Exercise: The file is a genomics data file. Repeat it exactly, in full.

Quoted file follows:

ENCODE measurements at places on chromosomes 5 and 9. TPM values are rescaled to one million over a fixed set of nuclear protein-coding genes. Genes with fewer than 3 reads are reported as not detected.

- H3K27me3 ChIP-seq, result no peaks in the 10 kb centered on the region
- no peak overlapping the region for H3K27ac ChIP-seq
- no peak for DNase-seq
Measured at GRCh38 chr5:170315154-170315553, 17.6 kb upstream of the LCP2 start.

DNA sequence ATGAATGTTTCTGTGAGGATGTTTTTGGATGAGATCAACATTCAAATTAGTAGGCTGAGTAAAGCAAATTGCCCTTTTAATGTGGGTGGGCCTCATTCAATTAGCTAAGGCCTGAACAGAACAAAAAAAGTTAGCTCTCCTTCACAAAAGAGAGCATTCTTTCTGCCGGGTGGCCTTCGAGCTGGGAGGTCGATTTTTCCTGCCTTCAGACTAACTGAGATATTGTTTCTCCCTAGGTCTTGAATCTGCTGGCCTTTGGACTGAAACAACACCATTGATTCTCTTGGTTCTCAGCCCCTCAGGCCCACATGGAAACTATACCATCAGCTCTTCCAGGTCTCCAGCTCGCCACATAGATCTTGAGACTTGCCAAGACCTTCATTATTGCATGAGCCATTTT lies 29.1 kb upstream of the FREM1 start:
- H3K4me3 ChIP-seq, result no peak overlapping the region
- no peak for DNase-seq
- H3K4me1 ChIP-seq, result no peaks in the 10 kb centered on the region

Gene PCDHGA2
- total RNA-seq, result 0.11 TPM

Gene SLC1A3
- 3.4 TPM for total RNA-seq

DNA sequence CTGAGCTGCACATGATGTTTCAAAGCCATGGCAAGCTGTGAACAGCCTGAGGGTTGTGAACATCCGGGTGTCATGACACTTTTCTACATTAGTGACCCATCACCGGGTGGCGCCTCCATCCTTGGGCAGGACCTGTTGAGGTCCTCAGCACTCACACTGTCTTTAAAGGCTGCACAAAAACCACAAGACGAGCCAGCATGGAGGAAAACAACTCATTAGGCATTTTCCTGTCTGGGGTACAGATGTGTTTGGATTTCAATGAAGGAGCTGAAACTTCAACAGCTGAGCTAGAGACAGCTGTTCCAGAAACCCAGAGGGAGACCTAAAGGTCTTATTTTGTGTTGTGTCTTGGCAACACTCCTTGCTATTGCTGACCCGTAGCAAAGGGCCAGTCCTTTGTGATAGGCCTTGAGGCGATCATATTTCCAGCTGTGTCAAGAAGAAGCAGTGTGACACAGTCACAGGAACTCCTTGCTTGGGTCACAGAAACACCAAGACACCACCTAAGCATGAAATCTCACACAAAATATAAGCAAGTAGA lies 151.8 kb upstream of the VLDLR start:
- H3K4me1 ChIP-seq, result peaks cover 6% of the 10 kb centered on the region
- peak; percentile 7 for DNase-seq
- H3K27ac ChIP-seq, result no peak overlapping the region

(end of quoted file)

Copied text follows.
ENCODE measurements at places on chromosomes 5 and 9. TPM values are rescaled to one million over a fixed set of nuclear protein-coding genes. Genes with fewer than 3 reads are reported as not detected.

- H3K27me3 ChIP-seq, result no peaks in the 10 kb centered on the region
- no peak overlapping the region for H3K27ac ChIP-seq
- no peak for DNase-seq
Measured at GRCh38 chr5:170315154-170315553, 17.6 kb upstream of the LCP2 start.

DNA sequence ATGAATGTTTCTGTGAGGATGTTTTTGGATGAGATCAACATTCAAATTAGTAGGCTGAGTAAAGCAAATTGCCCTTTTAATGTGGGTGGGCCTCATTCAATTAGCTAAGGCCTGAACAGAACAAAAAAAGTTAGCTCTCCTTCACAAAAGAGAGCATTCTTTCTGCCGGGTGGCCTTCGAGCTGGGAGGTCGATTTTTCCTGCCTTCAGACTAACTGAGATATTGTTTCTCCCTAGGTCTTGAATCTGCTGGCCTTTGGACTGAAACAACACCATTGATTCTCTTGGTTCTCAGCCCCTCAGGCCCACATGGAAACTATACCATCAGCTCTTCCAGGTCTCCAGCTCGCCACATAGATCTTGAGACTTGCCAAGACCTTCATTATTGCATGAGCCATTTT lies 29.1 kb upstream of the FREM1 start:
- H3K4me3 ChIP-seq, result no peak overlapping the region
- no peak for DNase-seq
- H3K4me1 ChIP-seq, result no peaks in the 10 kb centered on the region

Gene PCDHGA2
- total RNA-seq, result 0.11 TPM

Gene SLC1A3
- 3.4 TPM for total RNA-seq

DNA sequence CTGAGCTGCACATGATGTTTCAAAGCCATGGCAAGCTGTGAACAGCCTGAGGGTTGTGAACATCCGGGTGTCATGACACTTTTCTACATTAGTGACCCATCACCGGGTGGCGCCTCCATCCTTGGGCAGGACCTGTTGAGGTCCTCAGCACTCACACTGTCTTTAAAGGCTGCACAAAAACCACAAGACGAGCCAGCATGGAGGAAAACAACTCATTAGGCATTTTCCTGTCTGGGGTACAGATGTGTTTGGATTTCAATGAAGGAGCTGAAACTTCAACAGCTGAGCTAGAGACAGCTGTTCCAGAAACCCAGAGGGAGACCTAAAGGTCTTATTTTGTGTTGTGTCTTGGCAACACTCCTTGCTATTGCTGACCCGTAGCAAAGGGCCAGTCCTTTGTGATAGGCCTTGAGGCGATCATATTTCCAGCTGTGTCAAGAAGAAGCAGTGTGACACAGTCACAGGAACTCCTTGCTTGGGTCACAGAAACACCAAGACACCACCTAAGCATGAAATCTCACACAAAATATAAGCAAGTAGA lies 151.8 kb upstream of the VLDLR start:
- H3K4me1 ChIP-seq, result peaks cover 6% of the 10 kb centered on the region
- peak; percentile 7 for DNase-seq
- H3K27ac ChIP-seq, result no peak overlapping the region